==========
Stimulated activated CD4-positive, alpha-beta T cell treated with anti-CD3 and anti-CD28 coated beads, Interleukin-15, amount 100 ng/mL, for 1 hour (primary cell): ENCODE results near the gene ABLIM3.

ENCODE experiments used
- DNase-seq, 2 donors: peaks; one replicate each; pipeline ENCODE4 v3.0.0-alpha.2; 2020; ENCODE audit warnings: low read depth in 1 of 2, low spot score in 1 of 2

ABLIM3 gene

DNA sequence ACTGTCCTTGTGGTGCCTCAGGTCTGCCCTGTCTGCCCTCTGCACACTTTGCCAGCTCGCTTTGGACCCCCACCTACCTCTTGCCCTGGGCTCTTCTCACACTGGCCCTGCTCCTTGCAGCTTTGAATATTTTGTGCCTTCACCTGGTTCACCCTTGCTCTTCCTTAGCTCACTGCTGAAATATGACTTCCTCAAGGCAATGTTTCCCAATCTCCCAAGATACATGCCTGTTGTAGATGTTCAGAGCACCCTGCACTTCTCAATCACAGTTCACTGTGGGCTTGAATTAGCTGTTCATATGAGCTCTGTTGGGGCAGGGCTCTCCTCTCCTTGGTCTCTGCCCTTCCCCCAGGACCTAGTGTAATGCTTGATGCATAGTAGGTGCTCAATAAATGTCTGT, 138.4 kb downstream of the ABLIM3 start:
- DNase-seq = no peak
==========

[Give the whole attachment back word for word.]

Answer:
Stimulated activated CD4-positive, alpha-beta T cell treated with anti-CD3 and anti-CD28 coated beads, Interleukin-15, amount 100 ng/mL, for 1 hour (primary cell): ENCODE results near the gene ABLIM3.

ENCODE experiments used
- DNase-seq, 2 donors: peaks; one replicate each; pipeline ENCODE4 v3.0.0-alpha.2; 2020; ENCODE audit warnings: low read depth in 1 of 2, low spot score in 1 of 2

ABLIM3 gene

DNA sequence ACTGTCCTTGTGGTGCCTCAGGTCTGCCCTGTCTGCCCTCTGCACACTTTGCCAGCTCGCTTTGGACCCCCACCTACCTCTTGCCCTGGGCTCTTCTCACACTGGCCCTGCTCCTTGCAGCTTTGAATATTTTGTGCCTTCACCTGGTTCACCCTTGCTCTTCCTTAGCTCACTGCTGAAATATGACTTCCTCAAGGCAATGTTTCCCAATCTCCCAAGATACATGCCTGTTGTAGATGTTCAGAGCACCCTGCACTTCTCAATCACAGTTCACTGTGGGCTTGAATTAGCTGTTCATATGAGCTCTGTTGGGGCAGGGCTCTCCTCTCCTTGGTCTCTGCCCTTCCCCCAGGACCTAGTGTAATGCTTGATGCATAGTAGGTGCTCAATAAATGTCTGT, 138.4 kb downstream of the ABLIM3 start:
- DNase-seq = no peak